Before all of you bright-eyed and bushy-tailed freshlings descend upon Oxford for Freshers’ Week, what to wear to the inevitable plethora of club nights will no doubt be at the forefront of your mind. Advice from fresher veterans of yesteryear will be ringing in your ears: ‘wear comfy shoes’, ‘only wear, or take out, items you don’t mind losing’, ‘try to wear something that won’t stain’ – the list goes on.
But fear not, as this sartorial dilemma is often remedied by your freshers’ representative or JCR Committee who will stop any thoughts of LBDs teamed with stilettos in their tracks as they dictate to you the themes for the much-anticipated nights out. Banish all thoughts of looking conventionally glamorous or feeling sophisticated now: your painstakingly pre-planned ensembles, so thoughtfully designed to reinvent yourself as the ultimate party animal, are to be foiled. Heed this warning, as it will save you from the inevitable sense of woe which will prevail as you consign your new, sparkly party outfits to your dusty wardrobe until the end of Freshers’ and the dawning of the first week of term.
Naturally, fancy dress is always a popular option for Freshers’ Week – as, it seems, are parties complete with volumes of foam, lashings of paint or a hot tub. Yet, are such themes and parties always appropriate? Young female freshers, in particular, are often expected to participate in themed nights which, let’s be honest, are designed to encourage minimal clothing and support predatory behaviour. Freshers hoping to impress when arriving at university for the first time are inevitably going to mangle the fancy dress and themed nights into something provocative and eye-catching. It’s only natural. But what are the unfortunate results of these attempts to solve the enduring dichotomy between looking good and adhering to the various themes?
One theme frequently represented in the Freshers’ Week line-up is ‘Back To School’. We’ve all done it: worn an ultra-sexualised version of a school uniform, apparel originally designed to be anything but alluring. Short tartan skirts, pigtails, stockings and low cut shirts. But what are the consequences of this mix? Something that is just, in the words of Jeremy from Peep Show, “a bit paedo?” Or, something altogether more worrying? Surely it is grossly inappropriate to intend to be attractive as an underage schoolgirl, and yet this is the accepted norm for girls on ‘Back To School’ themed nights.
The same can be said of various fancy dress themes that ultimately necessitate dubious attire. Fancy dress should be exactly what you would expect: costumes that are meant to be funny, scary or entertaining – a bit of fun. Though, for the vast majority of freshers who are desperate to attract or excite, fancy dress is only ever one thing: suggestive. Fancy dress today appears to give women, in particular, very little option to dress in anything other than the ridiculously revealing. Sexy air-hostess, sexy nurse, sexy nun, sexy Scooby Doo … In mainstream outlets, most costumes continue to be interpreted in such a painfully predictable manner.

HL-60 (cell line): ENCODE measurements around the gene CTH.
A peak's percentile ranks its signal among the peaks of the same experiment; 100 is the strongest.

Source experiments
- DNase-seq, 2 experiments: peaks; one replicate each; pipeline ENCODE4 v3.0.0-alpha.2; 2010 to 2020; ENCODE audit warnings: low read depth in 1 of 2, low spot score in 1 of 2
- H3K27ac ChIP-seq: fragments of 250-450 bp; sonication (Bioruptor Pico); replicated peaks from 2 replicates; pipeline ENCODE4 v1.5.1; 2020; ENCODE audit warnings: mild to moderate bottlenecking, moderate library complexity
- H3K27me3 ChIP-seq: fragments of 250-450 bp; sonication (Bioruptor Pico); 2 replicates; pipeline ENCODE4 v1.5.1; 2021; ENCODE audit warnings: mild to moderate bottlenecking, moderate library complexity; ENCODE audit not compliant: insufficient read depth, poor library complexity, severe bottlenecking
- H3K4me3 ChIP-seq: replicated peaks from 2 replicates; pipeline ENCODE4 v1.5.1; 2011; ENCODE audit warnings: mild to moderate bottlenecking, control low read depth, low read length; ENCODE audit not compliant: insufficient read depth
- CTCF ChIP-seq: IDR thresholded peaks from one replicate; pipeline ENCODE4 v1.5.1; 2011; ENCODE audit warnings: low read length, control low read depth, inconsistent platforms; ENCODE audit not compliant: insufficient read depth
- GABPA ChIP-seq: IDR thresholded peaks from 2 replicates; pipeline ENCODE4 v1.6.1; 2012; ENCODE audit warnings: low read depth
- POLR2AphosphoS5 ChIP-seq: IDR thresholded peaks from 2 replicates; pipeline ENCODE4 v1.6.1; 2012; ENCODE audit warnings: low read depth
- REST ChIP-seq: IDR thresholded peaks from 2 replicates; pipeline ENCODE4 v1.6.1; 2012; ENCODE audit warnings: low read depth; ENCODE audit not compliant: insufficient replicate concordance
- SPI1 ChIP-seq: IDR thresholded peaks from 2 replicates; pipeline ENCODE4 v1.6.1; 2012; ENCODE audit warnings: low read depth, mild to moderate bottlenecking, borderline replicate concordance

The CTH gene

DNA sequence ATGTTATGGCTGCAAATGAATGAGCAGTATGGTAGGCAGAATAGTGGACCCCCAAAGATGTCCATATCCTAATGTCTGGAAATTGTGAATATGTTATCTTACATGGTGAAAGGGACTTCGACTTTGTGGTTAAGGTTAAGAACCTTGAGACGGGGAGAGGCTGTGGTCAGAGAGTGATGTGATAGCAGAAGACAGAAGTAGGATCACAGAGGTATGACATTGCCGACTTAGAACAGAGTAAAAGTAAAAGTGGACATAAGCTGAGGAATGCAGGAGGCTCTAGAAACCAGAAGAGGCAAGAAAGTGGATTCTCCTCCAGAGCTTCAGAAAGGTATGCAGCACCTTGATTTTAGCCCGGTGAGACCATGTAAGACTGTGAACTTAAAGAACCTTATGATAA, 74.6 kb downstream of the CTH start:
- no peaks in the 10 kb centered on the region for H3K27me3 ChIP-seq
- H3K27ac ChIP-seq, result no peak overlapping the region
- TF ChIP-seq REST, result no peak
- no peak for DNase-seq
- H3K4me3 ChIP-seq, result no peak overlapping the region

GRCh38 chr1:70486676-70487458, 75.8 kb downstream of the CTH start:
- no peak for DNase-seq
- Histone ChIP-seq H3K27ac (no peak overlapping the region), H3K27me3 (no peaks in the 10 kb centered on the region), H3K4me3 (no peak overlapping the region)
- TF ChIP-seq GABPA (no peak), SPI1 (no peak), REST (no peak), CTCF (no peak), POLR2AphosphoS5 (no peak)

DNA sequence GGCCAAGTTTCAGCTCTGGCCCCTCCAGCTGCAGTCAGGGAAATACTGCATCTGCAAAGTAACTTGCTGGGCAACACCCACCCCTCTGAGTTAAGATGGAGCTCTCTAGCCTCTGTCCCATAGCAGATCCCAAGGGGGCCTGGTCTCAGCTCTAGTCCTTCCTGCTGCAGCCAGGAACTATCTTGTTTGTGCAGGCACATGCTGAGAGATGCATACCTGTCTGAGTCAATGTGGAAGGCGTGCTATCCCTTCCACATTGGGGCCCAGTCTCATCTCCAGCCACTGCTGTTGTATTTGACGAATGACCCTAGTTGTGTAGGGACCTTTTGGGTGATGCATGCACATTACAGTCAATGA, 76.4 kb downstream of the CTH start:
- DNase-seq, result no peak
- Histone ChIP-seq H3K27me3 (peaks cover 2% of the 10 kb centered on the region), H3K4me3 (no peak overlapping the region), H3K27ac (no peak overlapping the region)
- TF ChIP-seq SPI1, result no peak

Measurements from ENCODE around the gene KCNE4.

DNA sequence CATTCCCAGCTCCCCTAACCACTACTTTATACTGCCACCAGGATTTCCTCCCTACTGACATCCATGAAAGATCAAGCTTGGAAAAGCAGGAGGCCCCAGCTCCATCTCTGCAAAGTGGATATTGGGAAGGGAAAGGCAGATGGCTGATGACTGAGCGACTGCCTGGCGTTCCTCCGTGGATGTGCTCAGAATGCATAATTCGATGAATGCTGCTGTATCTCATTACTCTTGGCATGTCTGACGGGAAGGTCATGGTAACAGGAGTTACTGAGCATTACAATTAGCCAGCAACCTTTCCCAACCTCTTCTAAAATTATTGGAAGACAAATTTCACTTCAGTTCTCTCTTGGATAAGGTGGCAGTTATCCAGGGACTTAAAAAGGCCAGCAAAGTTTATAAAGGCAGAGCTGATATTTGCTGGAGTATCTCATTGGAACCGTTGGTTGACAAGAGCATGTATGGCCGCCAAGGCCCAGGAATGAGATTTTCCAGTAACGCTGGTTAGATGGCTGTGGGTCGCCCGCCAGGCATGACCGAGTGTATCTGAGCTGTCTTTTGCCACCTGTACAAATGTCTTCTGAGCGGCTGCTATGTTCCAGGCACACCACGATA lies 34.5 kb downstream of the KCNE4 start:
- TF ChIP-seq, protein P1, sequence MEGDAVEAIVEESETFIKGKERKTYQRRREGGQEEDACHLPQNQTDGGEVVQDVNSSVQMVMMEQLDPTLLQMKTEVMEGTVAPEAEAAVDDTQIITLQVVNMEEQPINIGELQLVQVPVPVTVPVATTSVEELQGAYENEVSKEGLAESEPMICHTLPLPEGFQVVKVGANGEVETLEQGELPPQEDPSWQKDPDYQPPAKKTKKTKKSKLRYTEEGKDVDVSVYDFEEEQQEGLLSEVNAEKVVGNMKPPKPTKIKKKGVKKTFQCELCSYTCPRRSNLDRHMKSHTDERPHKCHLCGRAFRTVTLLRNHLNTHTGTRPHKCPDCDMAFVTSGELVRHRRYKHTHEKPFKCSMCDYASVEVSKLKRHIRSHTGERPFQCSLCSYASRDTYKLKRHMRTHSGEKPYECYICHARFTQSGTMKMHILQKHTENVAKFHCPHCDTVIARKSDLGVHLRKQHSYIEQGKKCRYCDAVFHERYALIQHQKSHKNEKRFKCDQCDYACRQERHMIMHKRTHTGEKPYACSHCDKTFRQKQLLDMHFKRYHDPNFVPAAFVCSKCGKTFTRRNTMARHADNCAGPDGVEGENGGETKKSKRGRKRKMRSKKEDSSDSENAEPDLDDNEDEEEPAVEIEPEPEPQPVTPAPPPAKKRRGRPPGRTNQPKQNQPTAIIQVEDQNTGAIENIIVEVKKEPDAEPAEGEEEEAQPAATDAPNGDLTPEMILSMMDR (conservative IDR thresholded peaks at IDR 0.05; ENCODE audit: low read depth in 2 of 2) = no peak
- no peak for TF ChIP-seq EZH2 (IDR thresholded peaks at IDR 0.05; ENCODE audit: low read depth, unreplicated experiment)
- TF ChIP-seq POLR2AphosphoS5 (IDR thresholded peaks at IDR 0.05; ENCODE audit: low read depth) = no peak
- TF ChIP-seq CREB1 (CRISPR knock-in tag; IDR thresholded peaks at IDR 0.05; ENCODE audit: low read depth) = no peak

In keeping with the ‘I’m not that innocent’ sub-text behind Freshers’ Week fun are the various hot tub and foam parties. I can’t help but wonder if all Freshers’ Week themes are deliberately designed to ensure young people wear as little as possible? College bops are even more explicitly themed as ‘Party in My Pants’ or ‘Anything But Clothes’. There are many ignored and unrecognized dangers for girls who, dressed like a pre-breakdown Britney Spears, are encouraged to frolic with strangers in a hot tub. At a time when there is a high concentration of over-excited and bewildered young people, is it honestly wise to fuel them with alcohol and throw them into a dark pit of paint and semi-nakedness? In a new town, a lot can go awry for these youngsters. OUSU’s It Happens Here campaign highlights the shocking frequency with which both male and female undergraduates are subject to lewd and offensive behaviour, which the premeditated events planned for Freshers’ Weeks nationwide may be seen to support.
Of course everyone is entitled to wear whatever they want to wear on a night out – because they have the choice to do so. So it is exactly this. We should exercise our right to freedom of choice and seize the opportunity to wear whatever we want, and not to feel pressured to conform to certain style choices because that is what the apparent norm is in Freshers’ Week, 2013. I anxiously anticipate a time when the abuses of fancy dress and themed nights out are fully acknowledged and women, in particular, are not dictated to by inappropriate and degrading dress codes deciphered by those who stand back and watch. Hopefully one day, we will actually be given free rein to wear whatever we please.
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